POPULATION STRUCTURE IN CARICA PAPAYA IN PANAMA
Sandra Mardonovich, Richard Moore.
Miami University, Oxford, OH.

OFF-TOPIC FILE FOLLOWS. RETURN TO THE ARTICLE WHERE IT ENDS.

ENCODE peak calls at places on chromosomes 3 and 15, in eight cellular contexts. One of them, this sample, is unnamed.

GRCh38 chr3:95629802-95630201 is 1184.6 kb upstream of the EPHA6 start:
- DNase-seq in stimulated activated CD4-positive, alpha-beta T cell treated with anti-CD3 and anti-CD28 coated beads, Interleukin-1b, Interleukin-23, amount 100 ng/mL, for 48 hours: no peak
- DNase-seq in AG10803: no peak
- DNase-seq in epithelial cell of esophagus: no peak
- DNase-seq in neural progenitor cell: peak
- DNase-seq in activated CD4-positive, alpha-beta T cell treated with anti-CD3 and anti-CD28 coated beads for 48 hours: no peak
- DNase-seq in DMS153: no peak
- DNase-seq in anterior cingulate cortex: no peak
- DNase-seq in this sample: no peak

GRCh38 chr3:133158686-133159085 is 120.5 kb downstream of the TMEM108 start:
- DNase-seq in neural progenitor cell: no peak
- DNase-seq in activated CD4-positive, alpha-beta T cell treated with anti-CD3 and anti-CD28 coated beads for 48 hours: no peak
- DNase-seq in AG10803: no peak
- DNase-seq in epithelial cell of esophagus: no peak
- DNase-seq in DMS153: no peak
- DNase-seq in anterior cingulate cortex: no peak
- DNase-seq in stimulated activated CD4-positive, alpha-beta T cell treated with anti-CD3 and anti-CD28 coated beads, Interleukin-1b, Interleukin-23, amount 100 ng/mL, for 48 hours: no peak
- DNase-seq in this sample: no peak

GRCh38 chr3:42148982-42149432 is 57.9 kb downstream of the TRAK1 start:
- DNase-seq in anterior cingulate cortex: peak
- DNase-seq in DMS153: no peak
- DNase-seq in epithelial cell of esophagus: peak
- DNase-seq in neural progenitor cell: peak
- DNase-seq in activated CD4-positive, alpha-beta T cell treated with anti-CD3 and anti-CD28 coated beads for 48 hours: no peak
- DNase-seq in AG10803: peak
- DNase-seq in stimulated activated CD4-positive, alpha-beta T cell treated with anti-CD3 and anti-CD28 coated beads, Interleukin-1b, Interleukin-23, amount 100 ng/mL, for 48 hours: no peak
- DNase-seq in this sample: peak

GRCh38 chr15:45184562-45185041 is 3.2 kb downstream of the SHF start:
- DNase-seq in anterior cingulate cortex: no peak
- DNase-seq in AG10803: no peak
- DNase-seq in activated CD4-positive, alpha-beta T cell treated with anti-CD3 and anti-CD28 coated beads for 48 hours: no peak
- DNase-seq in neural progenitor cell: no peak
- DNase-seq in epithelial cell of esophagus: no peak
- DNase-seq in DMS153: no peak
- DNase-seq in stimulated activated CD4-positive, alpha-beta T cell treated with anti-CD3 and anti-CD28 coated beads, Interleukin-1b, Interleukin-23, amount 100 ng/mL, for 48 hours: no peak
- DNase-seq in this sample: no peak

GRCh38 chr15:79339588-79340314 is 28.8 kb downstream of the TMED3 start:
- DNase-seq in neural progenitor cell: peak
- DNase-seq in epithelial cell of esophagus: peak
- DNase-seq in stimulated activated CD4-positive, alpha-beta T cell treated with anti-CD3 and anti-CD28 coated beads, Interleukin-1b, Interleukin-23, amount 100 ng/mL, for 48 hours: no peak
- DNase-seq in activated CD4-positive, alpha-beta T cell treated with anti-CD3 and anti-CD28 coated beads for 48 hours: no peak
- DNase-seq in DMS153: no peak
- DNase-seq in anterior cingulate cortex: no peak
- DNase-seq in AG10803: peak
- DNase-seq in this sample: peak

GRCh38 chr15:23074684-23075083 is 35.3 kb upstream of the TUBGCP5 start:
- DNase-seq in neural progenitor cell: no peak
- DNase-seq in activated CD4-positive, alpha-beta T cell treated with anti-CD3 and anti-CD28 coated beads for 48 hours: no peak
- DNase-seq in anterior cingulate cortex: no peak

The biodiversity of wild relatives of crop species can be threatened by genetic introgression of cultivated traits from co-occurring cultivated varieties or feral escapees. The tropical fruit crop papaya (Carica papaya L.) originated in Mesoamerica, where today it is both cultivated and found in disturbed natural areas where it acts as a pioneer species. Thus, papaya serves as a model to study the effects of gene flow among cultivars and natural populations of their wild relatives. Naturally occurring papaya found near the purported center of domestication in northern Mesoamerica have rounded fruit similar in size to a tennis ball. In contrast, fruit found further south resemble the larger-fruited cultivated papaya, suggesting there has been introgression of cultivated crop traits into wild populations. Small-fruited papaya, though, have been reported as far south as Costa Rica, questioning this prediction. To further question this prediction, we sampled the morphology and genetic diversity of natural papaya populations in Panama, which extends beyond papaya’s hypothesized center of origin. Forty-two individuals were analyzed for qualitative and quantitative morphological traits in 4 regional populations in Panama. The levels and patterns of genetic diversity were measured using 20 molecular markers in 82 samples and compared to the diversity of 14 exotic cultivars to look for signs of genetic introgression from cultivars. STRUCTURE was implemented to determine cryptic population structure, and 2 of the 4 regional populations share genetic similarities with the cultivars. This data provides more insight into the domestication history of this important fruit crop.